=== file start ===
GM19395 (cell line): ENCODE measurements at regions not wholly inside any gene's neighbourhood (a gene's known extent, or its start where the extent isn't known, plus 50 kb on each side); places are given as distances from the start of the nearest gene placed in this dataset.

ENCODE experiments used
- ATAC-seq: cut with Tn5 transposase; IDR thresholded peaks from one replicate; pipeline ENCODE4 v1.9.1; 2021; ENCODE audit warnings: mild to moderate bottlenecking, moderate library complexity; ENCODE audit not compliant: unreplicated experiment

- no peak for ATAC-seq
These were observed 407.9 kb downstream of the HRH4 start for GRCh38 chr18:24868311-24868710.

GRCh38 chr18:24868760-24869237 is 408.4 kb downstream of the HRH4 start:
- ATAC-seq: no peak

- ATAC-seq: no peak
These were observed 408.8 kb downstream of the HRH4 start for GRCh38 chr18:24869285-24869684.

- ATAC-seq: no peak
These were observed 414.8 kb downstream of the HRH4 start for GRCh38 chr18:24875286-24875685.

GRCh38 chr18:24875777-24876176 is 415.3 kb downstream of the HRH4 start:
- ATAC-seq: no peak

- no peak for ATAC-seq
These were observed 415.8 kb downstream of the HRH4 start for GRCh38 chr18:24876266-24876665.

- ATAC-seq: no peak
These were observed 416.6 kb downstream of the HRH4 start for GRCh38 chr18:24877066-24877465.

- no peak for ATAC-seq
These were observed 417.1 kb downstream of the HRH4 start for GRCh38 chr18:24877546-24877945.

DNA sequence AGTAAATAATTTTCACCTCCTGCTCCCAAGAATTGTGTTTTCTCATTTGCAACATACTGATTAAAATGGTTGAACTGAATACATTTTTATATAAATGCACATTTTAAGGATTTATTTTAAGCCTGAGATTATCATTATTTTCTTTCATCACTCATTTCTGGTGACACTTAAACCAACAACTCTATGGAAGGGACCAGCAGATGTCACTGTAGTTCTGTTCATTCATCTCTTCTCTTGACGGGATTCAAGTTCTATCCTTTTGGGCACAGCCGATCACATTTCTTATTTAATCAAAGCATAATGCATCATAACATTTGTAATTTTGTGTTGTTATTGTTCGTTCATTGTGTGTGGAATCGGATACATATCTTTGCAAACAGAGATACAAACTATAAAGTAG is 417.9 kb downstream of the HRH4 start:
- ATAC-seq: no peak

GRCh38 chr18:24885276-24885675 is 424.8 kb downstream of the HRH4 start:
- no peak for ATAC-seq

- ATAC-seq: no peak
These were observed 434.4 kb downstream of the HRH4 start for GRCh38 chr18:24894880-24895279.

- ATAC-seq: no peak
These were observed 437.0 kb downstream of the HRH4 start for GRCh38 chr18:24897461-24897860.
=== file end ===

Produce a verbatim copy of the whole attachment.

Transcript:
GM19395 (cell line): ENCODE measurements at regions not wholly inside any gene's neighbourhood (a gene's known extent, or its start where the extent isn't known, plus 50 kb on each side); places are given as distances from the start of the nearest gene placed in this dataset.

ENCODE experiments used
- ATAC-seq: cut with Tn5 transposase; IDR thresholded peaks from one replicate; pipeline ENCODE4 v1.9.1; 2021; ENCODE audit warnings: mild to moderate bottlenecking, moderate library complexity; ENCODE audit not compliant: unreplicated experiment

- no peak for ATAC-seq
These were observed 407.9 kb downstream of the HRH4 start for GRCh38 chr18:24868311-24868710.

GRCh38 chr18:24868760-24869237 is 408.4 kb downstream of the HRH4 start:
- ATAC-seq: no peak

- ATAC-seq: no peak
These were observed 408.8 kb downstream of the HRH4 start for GRCh38 chr18:24869285-24869684.

- ATAC-seq: no peak
These were observed 414.8 kb downstream of the HRH4 start for GRCh38 chr18:24875286-24875685.

GRCh38 chr18:24875777-24876176 is 415.3 kb downstream of the HRH4 start:
- ATAC-seq: no peak

- no peak for ATAC-seq
These were observed 415.8 kb downstream of the HRH4 start for GRCh38 chr18:24876266-24876665.

- ATAC-seq: no peak
These were observed 416.6 kb downstream of the HRH4 start for GRCh38 chr18:24877066-24877465.

- no peak for ATAC-seq
These were observed 417.1 kb downstream of the HRH4 start for GRCh38 chr18:24877546-24877945.

DNA sequence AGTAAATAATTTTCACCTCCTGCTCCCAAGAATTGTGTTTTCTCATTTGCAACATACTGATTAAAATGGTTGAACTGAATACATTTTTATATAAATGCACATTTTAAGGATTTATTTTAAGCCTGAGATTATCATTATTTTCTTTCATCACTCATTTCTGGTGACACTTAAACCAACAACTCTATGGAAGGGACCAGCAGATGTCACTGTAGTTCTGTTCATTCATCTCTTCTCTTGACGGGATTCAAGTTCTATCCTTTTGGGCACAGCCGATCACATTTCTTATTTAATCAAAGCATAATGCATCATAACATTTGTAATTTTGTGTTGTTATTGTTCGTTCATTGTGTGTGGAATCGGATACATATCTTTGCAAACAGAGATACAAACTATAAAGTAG is 417.9 kb downstream of the HRH4 start:
- ATAC-seq: no peak

GRCh38 chr18:24885276-24885675 is 424.8 kb downstream of the HRH4 start:
- no peak for ATAC-seq

- ATAC-seq: no peak
These were observed 434.4 kb downstream of the HRH4 start for GRCh38 chr18:24894880-24895279.

- ATAC-seq: no peak
These were observed 437.0 kb downstream of the HRH4 start for GRCh38 chr18:24897461-24897860.